14. Kutter JP, Mogensen KB, Klank H, Geschke O (2004) Microfluidics—components. In: Geschke O, Klank H, Tellemann P (eds) Microsystem engineering of lab-on-a-chip devices. Wiley-VCH, WeinheimGoogle Scholar
  15. Lide DR (ed) (2006) CRC handbook of chemistry and physics, 87th edn. CRC Press, Boca RatonGoogle Scholar
  16. Patil VA, Narayanan V (2006) Spatially resolved temperature measurement in microchannels. Microfluid Nanofluid 2:291–300CrossRefGoogle Scholar
  17. Petersen NJ, Nikolajsen RPH, Mogensen KB, Kutter JP (2004) Effect of Joule heating on efficiency and performance for microchip-based and capillary-based electrophoretic separation systems: A closer look. Electrophoresis 25:253–269CrossRefGoogle Scholar
  18. Reitz JR, Milford FJ, Christy RW (1979) Foundations of electromagnetic theory. Addison-Wesley, BostonGoogle Scholar
  19. Ross D, Gaitan M, Locascio LE (2001) Temperature measurement in microfluidic systems using a temperature-dependent fluorescent dye. Anal Chem 73:4117–4123CrossRefGoogle Scholar
  20. Saeki S, Funakoshi J, Saito T, Nakamura K, Nishida T (2006) Quantitative temperature measurement of micro-electrophoretic flow using two-color laser-induced fluorescence. In: Proceedings of the 10th international conference on miniaturized systems for chemistry and life sciences (MicroTAS), TokyoGoogle Scholar
  21. Sato Y, Irisawa G, Ishizuka M, Hishida K, Maeda M (2003) Visualization of convective mixing in microchannel by fluorescence imaging. Meas Sci Technol 12:114–121CrossRefGoogle Scholar
  22. Shin WC, Besser RS (2006) A micromachined thin-film gas flow sensor for microchemical reactors. J Micromech Microeng 16:731–741CrossRefGoogle Scholar
  23. Sikanen T, Tuomikoski S, Ketola RA, Kostiainen R, Franssila S, Kotiaho T (2005) Characterization of SU-8 for electrokinetic microfluidic applications. Lab Chip 5:888–896CrossRefGoogle Scholar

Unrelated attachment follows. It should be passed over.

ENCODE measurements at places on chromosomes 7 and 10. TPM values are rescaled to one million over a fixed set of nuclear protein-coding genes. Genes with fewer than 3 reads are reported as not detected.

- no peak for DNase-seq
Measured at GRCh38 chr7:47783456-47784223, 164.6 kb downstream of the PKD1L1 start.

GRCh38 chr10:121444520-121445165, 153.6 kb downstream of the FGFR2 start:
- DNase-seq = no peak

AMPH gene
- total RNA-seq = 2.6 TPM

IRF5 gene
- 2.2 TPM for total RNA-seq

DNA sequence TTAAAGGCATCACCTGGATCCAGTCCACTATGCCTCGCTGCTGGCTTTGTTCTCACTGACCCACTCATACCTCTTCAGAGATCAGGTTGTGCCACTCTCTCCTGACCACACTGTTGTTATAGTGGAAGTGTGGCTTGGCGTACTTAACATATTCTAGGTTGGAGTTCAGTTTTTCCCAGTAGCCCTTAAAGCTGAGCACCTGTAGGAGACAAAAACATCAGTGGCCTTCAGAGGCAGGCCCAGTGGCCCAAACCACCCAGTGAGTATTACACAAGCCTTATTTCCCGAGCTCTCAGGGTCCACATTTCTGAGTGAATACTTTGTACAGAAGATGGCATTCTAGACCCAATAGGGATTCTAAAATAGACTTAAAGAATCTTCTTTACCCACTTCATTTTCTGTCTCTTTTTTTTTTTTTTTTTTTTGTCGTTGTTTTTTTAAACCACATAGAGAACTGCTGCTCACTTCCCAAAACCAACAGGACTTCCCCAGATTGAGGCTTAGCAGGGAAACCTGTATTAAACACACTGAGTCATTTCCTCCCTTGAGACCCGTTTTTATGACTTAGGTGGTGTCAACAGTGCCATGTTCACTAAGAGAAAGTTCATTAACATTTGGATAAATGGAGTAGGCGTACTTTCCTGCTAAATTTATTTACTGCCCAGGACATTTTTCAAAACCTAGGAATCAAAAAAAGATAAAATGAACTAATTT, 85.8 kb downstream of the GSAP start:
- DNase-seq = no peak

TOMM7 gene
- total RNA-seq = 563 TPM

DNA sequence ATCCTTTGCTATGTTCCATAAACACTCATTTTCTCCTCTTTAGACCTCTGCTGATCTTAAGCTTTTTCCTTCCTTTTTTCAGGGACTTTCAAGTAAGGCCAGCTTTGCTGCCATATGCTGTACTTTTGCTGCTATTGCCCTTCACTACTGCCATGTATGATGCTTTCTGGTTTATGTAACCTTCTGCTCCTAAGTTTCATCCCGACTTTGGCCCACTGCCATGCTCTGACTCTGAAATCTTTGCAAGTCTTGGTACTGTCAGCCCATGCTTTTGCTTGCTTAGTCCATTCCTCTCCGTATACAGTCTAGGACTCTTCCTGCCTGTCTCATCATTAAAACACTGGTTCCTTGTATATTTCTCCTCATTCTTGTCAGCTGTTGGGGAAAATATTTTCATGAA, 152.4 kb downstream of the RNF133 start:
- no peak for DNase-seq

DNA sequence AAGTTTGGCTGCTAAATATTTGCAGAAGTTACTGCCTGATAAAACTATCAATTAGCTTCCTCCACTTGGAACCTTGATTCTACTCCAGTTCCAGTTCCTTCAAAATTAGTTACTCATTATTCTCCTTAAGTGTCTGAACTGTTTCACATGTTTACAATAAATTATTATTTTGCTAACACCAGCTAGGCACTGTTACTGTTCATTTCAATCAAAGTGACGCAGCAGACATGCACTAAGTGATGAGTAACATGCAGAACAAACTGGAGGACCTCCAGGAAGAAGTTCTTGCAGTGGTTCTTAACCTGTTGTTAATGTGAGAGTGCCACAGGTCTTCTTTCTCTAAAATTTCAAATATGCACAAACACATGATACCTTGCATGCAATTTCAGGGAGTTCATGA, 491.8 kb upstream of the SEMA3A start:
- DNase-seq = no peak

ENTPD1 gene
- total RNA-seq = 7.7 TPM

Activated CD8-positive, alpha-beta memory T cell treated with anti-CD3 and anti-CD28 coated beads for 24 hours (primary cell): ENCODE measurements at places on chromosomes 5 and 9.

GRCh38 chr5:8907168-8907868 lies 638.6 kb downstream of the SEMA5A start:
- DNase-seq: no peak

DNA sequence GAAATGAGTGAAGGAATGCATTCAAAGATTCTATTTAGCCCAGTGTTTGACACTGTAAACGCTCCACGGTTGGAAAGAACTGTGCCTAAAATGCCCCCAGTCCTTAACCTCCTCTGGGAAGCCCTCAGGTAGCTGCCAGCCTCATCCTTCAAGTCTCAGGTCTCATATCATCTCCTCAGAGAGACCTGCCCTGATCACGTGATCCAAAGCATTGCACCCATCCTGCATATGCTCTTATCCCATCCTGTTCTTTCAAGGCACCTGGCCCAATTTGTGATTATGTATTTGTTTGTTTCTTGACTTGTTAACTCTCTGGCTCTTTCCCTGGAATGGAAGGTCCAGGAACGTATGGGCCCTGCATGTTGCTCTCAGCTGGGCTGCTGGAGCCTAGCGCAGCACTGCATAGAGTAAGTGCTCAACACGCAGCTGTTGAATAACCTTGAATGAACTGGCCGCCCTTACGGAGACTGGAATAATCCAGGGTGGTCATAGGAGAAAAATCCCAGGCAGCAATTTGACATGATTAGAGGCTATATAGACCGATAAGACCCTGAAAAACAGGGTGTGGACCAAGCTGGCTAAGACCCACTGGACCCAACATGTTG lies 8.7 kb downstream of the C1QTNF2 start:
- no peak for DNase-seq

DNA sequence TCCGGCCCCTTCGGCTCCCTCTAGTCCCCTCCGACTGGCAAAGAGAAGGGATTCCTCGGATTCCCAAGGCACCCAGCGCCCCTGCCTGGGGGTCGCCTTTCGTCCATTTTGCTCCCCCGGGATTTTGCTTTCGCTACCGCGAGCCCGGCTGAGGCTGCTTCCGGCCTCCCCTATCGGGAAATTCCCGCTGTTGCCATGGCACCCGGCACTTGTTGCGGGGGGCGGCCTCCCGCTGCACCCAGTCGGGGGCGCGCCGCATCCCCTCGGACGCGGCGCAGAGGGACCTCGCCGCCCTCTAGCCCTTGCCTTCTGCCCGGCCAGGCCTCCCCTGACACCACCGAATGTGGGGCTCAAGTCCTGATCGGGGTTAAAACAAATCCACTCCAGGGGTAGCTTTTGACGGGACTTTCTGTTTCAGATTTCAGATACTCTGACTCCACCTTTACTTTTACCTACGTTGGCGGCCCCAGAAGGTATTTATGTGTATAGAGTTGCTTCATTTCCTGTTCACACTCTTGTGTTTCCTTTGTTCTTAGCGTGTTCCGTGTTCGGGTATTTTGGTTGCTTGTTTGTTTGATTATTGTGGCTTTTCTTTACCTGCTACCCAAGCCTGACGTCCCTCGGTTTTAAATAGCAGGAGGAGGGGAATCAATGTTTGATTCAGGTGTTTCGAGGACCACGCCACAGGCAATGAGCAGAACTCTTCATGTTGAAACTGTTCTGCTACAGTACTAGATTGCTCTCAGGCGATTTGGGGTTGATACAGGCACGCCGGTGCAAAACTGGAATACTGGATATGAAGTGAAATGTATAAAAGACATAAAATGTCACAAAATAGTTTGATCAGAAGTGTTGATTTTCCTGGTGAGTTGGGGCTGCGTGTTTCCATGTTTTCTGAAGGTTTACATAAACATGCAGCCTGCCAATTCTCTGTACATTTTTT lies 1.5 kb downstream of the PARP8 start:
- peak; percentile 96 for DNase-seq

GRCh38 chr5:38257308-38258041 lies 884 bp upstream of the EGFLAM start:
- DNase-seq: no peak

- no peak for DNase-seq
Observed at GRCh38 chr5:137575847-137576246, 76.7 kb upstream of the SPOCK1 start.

24. Swinney K, Bornhop DJ (2002) Quantification and evaluation of Joule heating in on-chip capillary electrophoresis. Electrophoresis 23:613–620CrossRefGoogle Scholar
  25. Tang GY, Yang C, Chai JC, Gong HQ (2004a) Numerical analysis of the thermal effect on electroosmotic flow and electrokinetic mass transport in microchannels. Anal Chim Acta 507:27–37CrossRefGoogle Scholar
  26. Tang GY, Yang C, Chai JC, Gong HQ (2004b) Joule heating effect on electroosmotic flow and mass species transport in a microcapillary. Int J Heat Mass Transf 47:215–277zbMATHCrossRefGoogle Scholar
  27. Tuomikoski S, Franssila S (2005) Free-standing SU-8 microfluidic chips by adhesive bonding and release etching. Sens Actuators A 120:408–415CrossRefGoogle Scholar
  28. Venditti R, Xuan X, Li D (2006) Experimental characterization of the temperature dependence of zeta potential and its effect on electroosmotic flow velocity in microchannels. Microfluid Nanofluid 2:493–499CrossRefGoogle Scholar
  29. White FM (1991) Viscous fluid flow. McGraw-Hill, New York (Appendix A)Google Scholar
  30. Xu Y, Chiu C-W, Jiang F, Lin Q, Tai Y-C (2005) A MEMS multi-sensor chip for gas flow sensing. Sens Actuators A 121:253–261CrossRefGoogle Scholar
  31. Xue Z, Qiu H (2005) Integrating micromachined fast response temperature sensor array in a glass microchannel. Sens Actuators A 122:189–195CrossRefGoogle Scholar
  32. Zhang Y, Tadigadapa S (2005) Thermal characterization of liquids and polymer thin films using a microcalorimeter. Appl Phys Lett 86:034101 (3 pages)CrossRefGoogle Scholar
  33. Zhang Y, Bao N, Yu X-D, Xu J-J, Chen H-Y (2004) Improvement of heat dissipation for polydimethylsiloxane microchip electrophoresis. J Chromatogr A 1057:247–251CrossRefGoogle Scholar

Copyright information

© Springer-Verlag 2008

Authors and Affiliations

  • Tiina Sikanen
    • 1
    • 2
    Email author
  • Thomas Zwinger
    • 3
  • Santeri Tuomikoski
    • 4
  • Sami Franssila
    • 4
  • Reijo Lehtiniemi
    • 5
  • Carl-Magnus Fager
    • 5
  • Tapio Kotiaho
    • 1
    • 2
  • Antti Pursula
    • 3
  1. 1.Laboratory of Analytical Chemistry, Department of ChemistryUniversity of HelsinkiHelsinkiFinland
  2. 2.Division of Pharmaceutical Chemistry, Faculty of PharmacyUniversity of HelsinkiHelsinkiFinland
  3. 3.CSC-Scientific Computing LtdEspooFinland
  4. 4.Micro- and Nanoscience LaboratoryHelsinki University of TechnologyHUTFinland
  5. 5.Nokia Research CenterNokia GroupFinland

Personalised recommendations